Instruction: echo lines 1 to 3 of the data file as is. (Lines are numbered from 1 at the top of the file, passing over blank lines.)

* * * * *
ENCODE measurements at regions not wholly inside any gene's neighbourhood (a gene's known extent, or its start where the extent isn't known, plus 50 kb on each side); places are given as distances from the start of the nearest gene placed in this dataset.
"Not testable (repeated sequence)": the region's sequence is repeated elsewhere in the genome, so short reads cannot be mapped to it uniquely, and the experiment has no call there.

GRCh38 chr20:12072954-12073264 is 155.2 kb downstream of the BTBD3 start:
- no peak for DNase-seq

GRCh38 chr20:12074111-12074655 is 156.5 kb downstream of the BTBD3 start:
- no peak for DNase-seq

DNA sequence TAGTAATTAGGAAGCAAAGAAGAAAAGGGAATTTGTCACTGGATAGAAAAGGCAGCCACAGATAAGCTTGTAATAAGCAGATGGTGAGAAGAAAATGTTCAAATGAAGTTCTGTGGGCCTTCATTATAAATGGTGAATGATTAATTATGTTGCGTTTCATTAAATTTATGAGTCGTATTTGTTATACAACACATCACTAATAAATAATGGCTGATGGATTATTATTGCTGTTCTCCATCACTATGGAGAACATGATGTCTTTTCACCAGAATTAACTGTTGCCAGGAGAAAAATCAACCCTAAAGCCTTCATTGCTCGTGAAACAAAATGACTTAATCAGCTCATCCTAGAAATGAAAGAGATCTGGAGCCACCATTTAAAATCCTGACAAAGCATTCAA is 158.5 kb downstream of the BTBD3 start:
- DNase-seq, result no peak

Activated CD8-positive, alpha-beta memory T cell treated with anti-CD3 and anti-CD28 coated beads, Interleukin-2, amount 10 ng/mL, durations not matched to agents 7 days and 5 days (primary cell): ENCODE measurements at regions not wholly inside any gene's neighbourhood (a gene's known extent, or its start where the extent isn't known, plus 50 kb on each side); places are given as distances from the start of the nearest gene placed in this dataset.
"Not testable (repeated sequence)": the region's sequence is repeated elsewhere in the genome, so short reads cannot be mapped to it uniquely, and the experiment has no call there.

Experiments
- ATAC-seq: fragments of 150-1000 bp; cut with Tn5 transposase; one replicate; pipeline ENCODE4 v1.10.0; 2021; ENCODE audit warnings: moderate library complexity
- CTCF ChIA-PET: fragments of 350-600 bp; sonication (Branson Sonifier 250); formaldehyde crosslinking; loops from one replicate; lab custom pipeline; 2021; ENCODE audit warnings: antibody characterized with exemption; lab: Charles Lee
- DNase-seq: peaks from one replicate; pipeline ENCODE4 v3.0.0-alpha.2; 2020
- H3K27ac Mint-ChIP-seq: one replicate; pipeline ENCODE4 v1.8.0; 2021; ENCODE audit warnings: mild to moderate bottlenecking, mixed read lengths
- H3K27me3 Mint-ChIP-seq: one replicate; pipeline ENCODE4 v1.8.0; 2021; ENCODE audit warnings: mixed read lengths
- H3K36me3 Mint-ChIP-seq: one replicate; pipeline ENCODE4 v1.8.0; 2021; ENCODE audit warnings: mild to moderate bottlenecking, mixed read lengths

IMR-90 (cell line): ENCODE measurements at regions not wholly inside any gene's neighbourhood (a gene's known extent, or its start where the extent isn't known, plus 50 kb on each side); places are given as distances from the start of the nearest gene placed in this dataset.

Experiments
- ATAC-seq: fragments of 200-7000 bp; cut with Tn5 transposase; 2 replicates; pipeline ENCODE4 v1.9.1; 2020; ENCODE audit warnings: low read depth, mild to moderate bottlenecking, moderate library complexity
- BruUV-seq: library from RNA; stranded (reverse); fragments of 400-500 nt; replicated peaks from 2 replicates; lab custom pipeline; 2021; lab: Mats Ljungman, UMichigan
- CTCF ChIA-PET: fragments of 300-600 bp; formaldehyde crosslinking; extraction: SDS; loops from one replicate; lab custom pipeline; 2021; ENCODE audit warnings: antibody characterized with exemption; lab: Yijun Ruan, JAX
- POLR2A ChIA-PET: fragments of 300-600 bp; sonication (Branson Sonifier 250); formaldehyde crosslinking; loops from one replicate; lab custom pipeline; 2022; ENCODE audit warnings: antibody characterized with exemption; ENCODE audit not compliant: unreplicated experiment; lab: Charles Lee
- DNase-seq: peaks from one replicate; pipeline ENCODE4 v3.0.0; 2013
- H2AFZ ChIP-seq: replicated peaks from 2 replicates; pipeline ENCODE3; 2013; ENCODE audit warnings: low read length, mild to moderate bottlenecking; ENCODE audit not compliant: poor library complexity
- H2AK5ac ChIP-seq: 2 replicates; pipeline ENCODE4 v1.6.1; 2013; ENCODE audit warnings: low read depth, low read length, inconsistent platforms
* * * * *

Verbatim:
ENCODE measurements at regions not wholly inside any gene's neighbourhood (a gene's known extent, or its start where the extent isn't known, plus 50 kb on each side); places are given as distances from the start of the nearest gene placed in this dataset.
"Not testable (repeated sequence)": the region's sequence is repeated elsewhere in the genome, so short reads cannot be mapped to it uniquely, and the experiment has no call there.

GRCh38 chr20:12072954-12073264 is 155.2 kb downstream of the BTBD3 start: